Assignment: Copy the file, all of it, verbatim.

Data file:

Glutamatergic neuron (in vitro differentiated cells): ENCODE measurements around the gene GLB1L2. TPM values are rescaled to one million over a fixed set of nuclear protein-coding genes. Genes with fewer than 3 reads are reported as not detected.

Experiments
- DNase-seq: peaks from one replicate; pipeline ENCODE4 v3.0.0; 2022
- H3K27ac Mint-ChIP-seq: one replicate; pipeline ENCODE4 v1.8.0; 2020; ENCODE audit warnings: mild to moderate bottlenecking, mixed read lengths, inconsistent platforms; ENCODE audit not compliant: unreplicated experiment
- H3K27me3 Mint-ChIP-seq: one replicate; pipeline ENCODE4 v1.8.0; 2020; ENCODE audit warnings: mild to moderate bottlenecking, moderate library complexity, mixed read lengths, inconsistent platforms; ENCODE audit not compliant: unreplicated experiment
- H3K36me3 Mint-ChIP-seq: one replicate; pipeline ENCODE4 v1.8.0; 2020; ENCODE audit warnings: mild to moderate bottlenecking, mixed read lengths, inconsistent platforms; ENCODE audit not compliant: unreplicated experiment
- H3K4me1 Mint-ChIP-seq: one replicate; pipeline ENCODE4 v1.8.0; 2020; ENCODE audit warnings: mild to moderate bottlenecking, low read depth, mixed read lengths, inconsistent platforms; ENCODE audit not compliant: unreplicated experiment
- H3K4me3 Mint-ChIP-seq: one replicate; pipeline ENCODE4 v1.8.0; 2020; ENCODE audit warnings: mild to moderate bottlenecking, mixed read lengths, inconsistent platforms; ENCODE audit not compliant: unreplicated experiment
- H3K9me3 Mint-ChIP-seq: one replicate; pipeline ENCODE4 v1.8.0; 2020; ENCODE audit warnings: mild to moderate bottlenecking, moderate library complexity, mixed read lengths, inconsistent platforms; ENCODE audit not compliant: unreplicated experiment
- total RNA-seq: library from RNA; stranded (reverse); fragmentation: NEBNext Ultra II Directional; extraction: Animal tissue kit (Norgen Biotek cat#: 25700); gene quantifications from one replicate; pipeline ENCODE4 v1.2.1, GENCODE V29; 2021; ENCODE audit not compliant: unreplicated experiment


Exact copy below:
Glutamatergic neuron (in vitro differentiated cells): ENCODE measurements around the gene GLB1L2. TPM values are rescaled to one million over a fixed set of nuclear protein-coding genes. Genes with fewer than 3 reads are reported as not detected.

Experiments
- DNase-seq: peaks from one replicate; pipeline ENCODE4 v3.0.0; 2022
- H3K27ac Mint-ChIP-seq: one replicate; pipeline ENCODE4 v1.8.0; 2020; ENCODE audit warnings: mild to moderate bottlenecking, mixed read lengths, inconsistent platforms; ENCODE audit not compliant: unreplicated experiment
- H3K27me3 Mint-ChIP-seq: one replicate; pipeline ENCODE4 v1.8.0; 2020; ENCODE audit warnings: mild to moderate bottlenecking, moderate library complexity, mixed read lengths, inconsistent platforms; ENCODE audit not compliant: unreplicated experiment
- H3K36me3 Mint-ChIP-seq: one replicate; pipeline ENCODE4 v1.8.0; 2020; ENCODE audit warnings: mild to moderate bottlenecking, mixed read lengths, inconsistent platforms; ENCODE audit not compliant: unreplicated experiment
- H3K4me1 Mint-ChIP-seq: one replicate; pipeline ENCODE4 v1.8.0; 2020; ENCODE audit warnings: mild to moderate bottlenecking, low read depth, mixed read lengths, inconsistent platforms; ENCODE audit not compliant: unreplicated experiment
- H3K4me3 Mint-ChIP-seq: one replicate; pipeline ENCODE4 v1.8.0; 2020; ENCODE audit warnings: mild to moderate bottlenecking, mixed read lengths, inconsistent platforms; ENCODE audit not compliant: unreplicated experiment
- H3K9me3 Mint-ChIP-seq: one replicate; pipeline ENCODE4 v1.8.0; 2020; ENCODE audit warnings: mild to moderate bottlenecking, moderate library complexity, mixed read lengths, inconsistent platforms; ENCODE audit not compliant: unreplicated experiment
- total RNA-seq: library from RNA; stranded (reverse); fragmentation: NEBNext Ultra II Directional; extraction: Animal tissue kit (Norgen Biotek cat#: 25700); gene quantifications from one replicate; pipeline ENCODE4 v1.2.1, GENCODE V29; 2021; ENCODE audit not compliant: unreplicated experiment